On change of the terms of address between couples during the 70 years of post-colonization as reflected in mass media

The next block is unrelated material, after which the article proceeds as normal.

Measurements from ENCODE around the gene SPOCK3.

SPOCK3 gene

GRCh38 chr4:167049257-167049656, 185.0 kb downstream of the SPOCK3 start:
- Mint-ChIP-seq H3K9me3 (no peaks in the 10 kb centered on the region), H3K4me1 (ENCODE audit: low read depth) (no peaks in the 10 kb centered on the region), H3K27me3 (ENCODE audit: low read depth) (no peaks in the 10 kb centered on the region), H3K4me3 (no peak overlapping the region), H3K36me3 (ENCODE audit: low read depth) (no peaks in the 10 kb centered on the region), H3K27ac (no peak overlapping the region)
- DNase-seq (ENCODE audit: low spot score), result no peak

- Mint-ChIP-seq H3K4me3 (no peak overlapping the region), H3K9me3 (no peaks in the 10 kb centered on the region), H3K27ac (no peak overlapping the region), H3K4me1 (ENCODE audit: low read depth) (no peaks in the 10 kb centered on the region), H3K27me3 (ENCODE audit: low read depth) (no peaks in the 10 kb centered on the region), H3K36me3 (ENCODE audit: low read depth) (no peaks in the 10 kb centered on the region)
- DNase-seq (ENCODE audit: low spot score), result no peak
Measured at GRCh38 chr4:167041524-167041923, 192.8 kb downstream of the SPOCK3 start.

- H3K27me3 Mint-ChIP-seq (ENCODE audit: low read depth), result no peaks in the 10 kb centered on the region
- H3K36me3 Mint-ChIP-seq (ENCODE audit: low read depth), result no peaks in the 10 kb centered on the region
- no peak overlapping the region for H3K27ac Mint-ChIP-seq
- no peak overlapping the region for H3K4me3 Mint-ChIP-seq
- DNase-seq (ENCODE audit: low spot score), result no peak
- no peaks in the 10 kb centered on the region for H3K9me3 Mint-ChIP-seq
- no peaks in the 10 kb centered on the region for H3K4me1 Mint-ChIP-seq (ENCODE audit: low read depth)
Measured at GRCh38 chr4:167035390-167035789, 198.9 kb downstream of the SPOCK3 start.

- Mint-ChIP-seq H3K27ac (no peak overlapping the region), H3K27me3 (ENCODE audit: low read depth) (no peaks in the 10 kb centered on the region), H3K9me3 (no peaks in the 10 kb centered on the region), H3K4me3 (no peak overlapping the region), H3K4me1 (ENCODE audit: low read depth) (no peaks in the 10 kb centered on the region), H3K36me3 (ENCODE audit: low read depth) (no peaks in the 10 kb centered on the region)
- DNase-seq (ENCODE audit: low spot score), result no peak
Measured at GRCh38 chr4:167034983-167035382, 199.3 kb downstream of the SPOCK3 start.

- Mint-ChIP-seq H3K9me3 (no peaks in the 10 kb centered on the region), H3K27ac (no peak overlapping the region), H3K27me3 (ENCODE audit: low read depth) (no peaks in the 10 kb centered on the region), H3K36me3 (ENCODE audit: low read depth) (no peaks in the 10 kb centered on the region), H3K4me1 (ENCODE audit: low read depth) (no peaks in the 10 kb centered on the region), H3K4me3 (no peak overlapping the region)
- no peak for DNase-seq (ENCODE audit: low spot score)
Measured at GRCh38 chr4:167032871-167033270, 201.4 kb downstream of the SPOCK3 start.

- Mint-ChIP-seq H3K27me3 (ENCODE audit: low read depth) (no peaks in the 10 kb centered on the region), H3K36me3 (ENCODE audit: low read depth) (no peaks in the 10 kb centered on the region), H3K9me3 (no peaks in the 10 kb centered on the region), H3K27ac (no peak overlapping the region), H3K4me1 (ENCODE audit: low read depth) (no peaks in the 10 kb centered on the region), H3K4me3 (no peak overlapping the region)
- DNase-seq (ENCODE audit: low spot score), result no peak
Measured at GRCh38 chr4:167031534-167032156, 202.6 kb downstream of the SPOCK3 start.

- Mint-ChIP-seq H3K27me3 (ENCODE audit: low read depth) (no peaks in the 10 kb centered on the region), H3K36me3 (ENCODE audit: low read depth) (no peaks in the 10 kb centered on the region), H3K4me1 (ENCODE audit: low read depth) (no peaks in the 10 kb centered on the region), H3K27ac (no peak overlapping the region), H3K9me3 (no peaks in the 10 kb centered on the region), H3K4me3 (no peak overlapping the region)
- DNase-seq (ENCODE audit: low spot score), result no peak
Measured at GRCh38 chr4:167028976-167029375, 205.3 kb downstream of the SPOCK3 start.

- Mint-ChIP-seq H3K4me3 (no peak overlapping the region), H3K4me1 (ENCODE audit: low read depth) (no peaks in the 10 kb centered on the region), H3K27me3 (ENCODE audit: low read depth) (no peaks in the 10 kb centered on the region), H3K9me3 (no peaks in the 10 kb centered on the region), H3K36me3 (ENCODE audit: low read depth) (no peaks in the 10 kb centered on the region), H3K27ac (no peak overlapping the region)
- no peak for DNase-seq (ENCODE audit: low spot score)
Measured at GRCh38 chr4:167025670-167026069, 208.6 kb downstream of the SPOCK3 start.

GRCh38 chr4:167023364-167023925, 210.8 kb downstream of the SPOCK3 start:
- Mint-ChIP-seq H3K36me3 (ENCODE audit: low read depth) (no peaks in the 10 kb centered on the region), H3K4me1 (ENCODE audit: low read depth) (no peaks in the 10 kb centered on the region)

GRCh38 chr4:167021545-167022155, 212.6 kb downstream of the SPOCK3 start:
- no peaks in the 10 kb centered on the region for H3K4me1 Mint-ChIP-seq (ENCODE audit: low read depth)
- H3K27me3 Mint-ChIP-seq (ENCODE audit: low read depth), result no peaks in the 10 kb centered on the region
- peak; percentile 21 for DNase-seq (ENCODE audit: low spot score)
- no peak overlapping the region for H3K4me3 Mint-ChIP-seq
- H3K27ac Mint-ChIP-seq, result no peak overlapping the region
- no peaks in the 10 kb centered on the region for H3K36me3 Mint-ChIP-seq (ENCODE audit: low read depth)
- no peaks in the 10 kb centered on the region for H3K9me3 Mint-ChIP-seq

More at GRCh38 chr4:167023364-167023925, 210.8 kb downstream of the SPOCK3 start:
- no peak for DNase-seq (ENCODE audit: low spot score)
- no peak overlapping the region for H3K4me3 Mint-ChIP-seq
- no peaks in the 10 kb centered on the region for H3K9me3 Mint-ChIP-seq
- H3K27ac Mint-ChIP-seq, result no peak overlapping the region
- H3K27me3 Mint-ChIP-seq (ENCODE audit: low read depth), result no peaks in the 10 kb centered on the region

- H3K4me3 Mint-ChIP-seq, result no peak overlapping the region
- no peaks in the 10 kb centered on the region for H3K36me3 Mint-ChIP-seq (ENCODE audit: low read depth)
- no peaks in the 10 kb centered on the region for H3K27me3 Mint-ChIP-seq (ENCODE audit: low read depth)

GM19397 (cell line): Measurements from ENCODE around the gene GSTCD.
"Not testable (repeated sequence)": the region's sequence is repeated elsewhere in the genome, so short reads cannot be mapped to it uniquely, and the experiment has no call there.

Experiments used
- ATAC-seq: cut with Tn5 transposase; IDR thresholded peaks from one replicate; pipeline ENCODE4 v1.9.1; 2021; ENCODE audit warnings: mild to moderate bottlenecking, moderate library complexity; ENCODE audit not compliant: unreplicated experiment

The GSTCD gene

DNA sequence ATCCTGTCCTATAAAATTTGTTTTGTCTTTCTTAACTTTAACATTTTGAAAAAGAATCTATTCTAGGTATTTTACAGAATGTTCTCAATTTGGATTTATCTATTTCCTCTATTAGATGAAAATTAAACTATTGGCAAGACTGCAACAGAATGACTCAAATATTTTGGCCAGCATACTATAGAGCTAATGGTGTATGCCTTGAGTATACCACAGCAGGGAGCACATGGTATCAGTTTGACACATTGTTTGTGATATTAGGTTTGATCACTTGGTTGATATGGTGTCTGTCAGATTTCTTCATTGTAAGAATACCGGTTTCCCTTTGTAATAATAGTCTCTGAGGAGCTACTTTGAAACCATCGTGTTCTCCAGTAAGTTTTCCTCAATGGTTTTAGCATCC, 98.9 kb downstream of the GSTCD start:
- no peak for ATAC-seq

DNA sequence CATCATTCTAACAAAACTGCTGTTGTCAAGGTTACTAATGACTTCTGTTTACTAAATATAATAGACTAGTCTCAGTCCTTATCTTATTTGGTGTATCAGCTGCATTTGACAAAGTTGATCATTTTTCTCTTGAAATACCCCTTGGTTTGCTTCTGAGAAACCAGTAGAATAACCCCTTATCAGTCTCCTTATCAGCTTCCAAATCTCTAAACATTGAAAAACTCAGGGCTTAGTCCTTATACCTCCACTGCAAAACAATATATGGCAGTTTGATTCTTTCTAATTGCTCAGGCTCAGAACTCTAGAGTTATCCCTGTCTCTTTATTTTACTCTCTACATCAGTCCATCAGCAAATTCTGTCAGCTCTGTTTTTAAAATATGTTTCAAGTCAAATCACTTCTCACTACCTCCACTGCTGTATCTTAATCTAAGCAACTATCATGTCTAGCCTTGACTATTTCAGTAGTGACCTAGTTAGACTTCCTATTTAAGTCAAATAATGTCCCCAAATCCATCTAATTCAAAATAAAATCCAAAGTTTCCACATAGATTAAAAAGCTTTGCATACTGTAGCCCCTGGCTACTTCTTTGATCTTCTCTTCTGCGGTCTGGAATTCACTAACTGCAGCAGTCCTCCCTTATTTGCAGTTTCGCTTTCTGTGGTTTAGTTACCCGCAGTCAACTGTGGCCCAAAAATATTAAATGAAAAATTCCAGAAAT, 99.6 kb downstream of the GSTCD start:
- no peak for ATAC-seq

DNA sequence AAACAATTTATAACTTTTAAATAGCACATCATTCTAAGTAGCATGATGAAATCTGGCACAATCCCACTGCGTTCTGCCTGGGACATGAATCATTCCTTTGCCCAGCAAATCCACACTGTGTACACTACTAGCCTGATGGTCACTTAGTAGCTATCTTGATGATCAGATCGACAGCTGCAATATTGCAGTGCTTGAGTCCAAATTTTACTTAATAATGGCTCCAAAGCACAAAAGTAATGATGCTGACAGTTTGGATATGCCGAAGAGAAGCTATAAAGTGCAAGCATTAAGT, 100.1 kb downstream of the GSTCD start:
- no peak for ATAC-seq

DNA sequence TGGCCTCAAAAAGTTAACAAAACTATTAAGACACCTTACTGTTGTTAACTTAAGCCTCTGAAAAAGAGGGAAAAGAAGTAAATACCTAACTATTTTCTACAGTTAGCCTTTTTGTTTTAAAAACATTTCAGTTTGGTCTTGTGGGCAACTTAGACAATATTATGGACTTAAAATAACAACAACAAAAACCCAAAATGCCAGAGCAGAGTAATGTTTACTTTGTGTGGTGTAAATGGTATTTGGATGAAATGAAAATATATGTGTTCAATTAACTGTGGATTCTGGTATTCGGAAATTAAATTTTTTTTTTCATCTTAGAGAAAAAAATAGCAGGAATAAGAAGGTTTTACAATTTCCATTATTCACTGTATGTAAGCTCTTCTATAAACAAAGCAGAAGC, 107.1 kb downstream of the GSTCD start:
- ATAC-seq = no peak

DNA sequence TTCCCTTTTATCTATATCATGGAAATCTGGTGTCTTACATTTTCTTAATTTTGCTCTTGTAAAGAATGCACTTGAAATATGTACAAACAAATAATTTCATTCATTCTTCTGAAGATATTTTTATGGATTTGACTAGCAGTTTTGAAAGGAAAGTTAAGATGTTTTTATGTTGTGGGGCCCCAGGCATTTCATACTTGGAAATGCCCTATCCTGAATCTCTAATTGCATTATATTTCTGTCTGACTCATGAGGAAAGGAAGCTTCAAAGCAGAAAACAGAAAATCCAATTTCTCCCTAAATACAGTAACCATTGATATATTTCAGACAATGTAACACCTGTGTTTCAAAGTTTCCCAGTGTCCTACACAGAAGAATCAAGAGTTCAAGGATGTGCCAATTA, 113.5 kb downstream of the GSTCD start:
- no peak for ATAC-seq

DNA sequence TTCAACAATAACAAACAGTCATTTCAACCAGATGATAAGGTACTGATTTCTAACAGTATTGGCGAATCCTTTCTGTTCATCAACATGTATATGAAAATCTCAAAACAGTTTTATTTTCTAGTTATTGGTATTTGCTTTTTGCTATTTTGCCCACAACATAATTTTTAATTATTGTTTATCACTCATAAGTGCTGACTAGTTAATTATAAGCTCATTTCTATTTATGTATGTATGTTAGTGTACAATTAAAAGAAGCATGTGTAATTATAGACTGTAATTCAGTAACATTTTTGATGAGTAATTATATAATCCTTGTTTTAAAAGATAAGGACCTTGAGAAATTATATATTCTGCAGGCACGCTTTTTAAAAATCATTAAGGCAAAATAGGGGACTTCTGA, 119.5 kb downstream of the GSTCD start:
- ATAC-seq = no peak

This study aims at tracing the change of use patterns of the terms of address between couples in the course of the past seventy years. Historical sources reveal that the terms that were used from before the liberation from colonization in 1945 are yeonggam, manwula and imja. The terms of current use other than these three emerged and were popularized in the post-colonial period, and seem to have been profoundly affected by the fast change in the family system and the societal roles of women. The bi-directional terms of address that emerged in the post-colonial period are imja, yeobo and jagi; the husband-directed terms are yeonggam, X-appa (or X-abeoji), appa and oppa; and the wife-directed terms are manwula and X-eomma, in which ‘X’ signifies the name of a child. An analysis of the lexicalization patterns involved in creation of terms of address can be classified into three categories: person trope, transposed reference, and reification. The development of address terms exhibits a tension along the two major competing forces, i.e. power and solidarity. For instance, in the contemporary society, the address terms that were based on the notion of power in the traditional society, e.g. imja, yeonggam and manwula, all lost their currency. Also disappeared are yeobwayo, ibwayo, yeobwa, and ibwa, all blunt terms employed in calling the spouse to gain attention by directly giving an imperative of looking, i.e., bwa- ‘look’. The only surviving address term of this kind is the bi-directional yeobo, the use of which signals intimacy based on the notion of close distance in the term. In accordance with the societal change in the family system, i.e., from the extended to the nuclear family, the terms of address that were widely used in formal settings reflecting the then-dominant extended family system, such as X-halabeji, X-halmeoni, X-eomeoni, and X-abeoji also fell into disuse. The terms that came in to fill in the gap are: jagi in an intimate relationship, a term created through person trope; X-appa and X-eomma in more formal settings; oppa, created through transposed reference; and the addressee’s personal name, the use of which reflects spreading egalitarianism in the modern Korean society.